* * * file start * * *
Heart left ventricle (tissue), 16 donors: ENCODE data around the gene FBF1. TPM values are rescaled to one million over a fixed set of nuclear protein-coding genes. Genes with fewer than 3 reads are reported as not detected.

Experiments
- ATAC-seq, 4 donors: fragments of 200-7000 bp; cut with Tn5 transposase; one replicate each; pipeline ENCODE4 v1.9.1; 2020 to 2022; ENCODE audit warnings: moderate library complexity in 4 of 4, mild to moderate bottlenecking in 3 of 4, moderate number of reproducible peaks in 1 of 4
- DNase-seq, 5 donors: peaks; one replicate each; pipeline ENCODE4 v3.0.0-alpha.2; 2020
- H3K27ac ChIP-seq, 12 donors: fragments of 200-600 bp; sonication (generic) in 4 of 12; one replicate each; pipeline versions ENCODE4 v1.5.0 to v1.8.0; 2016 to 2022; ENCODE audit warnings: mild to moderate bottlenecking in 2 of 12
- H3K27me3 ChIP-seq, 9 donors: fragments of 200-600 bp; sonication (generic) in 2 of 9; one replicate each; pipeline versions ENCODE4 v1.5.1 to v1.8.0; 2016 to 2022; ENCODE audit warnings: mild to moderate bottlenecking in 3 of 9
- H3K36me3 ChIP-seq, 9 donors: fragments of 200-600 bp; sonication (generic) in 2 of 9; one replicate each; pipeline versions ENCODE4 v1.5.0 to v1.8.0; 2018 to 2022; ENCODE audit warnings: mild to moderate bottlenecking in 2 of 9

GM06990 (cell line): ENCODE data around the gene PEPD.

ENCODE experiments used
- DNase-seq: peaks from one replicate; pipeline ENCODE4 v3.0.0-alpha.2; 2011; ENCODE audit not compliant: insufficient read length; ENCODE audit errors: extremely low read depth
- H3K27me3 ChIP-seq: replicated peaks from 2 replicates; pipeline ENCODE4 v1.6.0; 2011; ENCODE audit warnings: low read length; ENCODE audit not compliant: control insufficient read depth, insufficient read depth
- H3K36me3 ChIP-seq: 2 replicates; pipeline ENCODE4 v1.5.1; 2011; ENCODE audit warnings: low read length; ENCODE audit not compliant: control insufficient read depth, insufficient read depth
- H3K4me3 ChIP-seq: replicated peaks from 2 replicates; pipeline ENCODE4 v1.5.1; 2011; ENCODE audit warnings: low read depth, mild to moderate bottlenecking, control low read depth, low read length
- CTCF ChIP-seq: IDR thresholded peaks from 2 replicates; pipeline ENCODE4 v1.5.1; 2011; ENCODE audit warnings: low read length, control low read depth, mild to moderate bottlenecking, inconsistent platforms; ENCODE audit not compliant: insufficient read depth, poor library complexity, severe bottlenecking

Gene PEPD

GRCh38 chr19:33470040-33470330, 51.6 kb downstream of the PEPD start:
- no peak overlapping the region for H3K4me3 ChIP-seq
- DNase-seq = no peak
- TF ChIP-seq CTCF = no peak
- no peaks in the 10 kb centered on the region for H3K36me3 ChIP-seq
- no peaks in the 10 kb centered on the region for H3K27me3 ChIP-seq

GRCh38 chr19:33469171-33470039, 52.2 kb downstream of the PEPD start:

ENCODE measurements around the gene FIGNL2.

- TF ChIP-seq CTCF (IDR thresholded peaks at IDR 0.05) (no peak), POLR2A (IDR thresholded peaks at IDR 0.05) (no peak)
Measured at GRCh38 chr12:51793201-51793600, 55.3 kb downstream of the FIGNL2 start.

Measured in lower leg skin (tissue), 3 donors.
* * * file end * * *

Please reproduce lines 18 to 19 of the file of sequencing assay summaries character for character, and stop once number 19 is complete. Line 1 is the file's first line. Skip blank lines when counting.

- DNase-seq = no peak
- TF ChIP-seq CTCF = no peak